My sons and my family (mother, brother and sisters) have sacrificed greatly while I would go on field work as a reporter and leave home for days on end. I have taken them for granted in many ways. When I came back I also learned that strong and independent as I am, I need their love and care. I have come to cherish them more for that.
And as a person?
I discovered the well of strength I had as a person and the ability to still be in control in a situation where all seemed hopeless. I realized that I am an optimist as a person. I learned that in the midst of evil, there is always good. I learned that I am not invincible and must surrender to the love and care of other people. I learned that decisions I make affect my loved ones.
Do you think some of these lessons could only have been learned through this experience?
The adage that you never realize the value of something until you almost lose it is so true, in the case of my captivity. During our captivity, I had prepared myself to be ready for death and to take it calmly. Life is so short and can take such a tragic turn. My sons nearly lost me. There were painful realizations which I may not have made, had I not been taken captive.
On your release, you described your experience as humbling. Looking back now, how else would you describe it? How will it influence you now as a journalist?
I was humbled by the prayers said for my safety, from my colleagues, family, friends to total strangers! When I walk around the mall, I am approached by people who had prayed for me, to ask how I am, to convey their sympathy. It is just so touching and enriching. I feel a greater sense of responsibility, more than ever, to be a better journalist, to pursue stories our viewers need to know. To be more prudent but to still have the same zeal in going after a story, to help viewers crystallize their views on issues that affect their lives... I owe this to the many, many viewers who wished for my safety.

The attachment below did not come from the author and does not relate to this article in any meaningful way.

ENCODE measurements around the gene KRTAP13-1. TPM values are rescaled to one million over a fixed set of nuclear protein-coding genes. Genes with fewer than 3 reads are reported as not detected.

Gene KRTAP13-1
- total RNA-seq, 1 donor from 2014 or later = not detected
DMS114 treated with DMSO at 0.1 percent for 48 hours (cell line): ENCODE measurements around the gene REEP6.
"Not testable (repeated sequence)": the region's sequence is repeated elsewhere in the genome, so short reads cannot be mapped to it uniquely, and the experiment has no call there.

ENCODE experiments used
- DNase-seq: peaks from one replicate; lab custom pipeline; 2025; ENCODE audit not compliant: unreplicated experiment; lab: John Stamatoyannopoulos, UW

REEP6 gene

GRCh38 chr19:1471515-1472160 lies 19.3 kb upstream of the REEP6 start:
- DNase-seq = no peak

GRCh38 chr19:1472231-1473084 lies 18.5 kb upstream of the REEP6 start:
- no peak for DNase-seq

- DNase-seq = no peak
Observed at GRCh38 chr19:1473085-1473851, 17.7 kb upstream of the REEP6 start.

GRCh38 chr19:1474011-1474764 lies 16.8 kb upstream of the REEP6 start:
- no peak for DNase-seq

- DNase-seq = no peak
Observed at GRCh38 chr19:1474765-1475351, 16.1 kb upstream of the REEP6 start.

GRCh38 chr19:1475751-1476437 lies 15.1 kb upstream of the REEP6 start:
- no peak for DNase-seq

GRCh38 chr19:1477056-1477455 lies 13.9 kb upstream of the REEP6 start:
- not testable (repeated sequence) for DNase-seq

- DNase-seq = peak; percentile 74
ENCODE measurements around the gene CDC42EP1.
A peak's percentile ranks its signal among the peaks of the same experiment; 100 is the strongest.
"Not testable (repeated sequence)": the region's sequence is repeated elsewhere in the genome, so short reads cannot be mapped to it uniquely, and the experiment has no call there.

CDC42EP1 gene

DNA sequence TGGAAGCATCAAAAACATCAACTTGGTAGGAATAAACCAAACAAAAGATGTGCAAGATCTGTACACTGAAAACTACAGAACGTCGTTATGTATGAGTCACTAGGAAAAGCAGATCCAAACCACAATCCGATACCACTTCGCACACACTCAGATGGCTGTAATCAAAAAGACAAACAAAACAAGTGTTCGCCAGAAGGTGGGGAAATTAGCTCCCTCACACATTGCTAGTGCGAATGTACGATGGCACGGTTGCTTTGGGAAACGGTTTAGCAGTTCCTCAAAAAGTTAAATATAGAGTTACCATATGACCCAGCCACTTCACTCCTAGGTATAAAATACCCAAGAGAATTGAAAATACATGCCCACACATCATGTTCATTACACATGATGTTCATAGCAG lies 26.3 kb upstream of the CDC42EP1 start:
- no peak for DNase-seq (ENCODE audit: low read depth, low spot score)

Apart from prayers, how did you cope in the jungle?
I kept a journal where I poured not only my observations about our captors and our surroundings, but also my emotions and fears. I would reach for my journal when frustration and fear would be almost unbearable. I also fed a curiosity about our surroundings. I laugh now with Jimmy when I recall how I would watch giant ants and bugs and how they would carry food, just to while the time away in the jungle.
Was it challenging for you to go back to regular life after those nine days?
It was in the beginning. For the first weeks, I would always wake up in the middle of the night. In the jungle the nights seemed endless. Sometimes I would wake up at midnight thinking it was a new day. But it was also so blissful! My sons were more demonstrative, kissing and hugging me more often.
You?ve always been on the go, starting work very early and leaving work very late. How did it feel to suddenly find yourself with nothing to do? Did it force you to plan your life anew?
It was difficult at first to adjust to days where there was no real schedule to follow. But then, since I am writing a book about my experience, I try to be on the computer in the afternoons to just put my thoughts down. But I also savor the freedom of not having anything planned, no agenda, nothing to rush to, which I have not experienced in such a long time and for so long a period!
Most of my appointments have been to the dentist, reunions with friends I had not seen in years, and meals with my mom and sisters. And, of course, dinners at home with my sons, a very rare occurrence when I work.
Would you say your priorities remain the same before?and after?the kidnapping?
The three-month suspension has allowed me time to focus on myself and my family and to fix my life?to provide a better home environment for my sons. Hence, I sold a lot I intended to build my dream house on and instead bought a place in the city closer to where my eldest son works and also where the environment is more secure.
I had always wanted to write a book and so I am starting on that, which will hopefully not only be about my experience but will also bring more understanding on the situation in Mindanao. I have learned that I cannot prioritize my career over my loved ones, in terms of time. While family had always been my top priority, I would always sacrifice time with my sons in favor of a story.
Hopefully, I can achieve a better work-life balance when I return to work in October.
Was the experience worth it, as a journalist? Do you think it was all part of the job?
It?s part of the job, but I wouldn?t wish this experience on anyone. I know it has changed me both personally and professionally. I don?t regret what happened to me. I only hope I have enriched myself and my commitment to journalism because of it.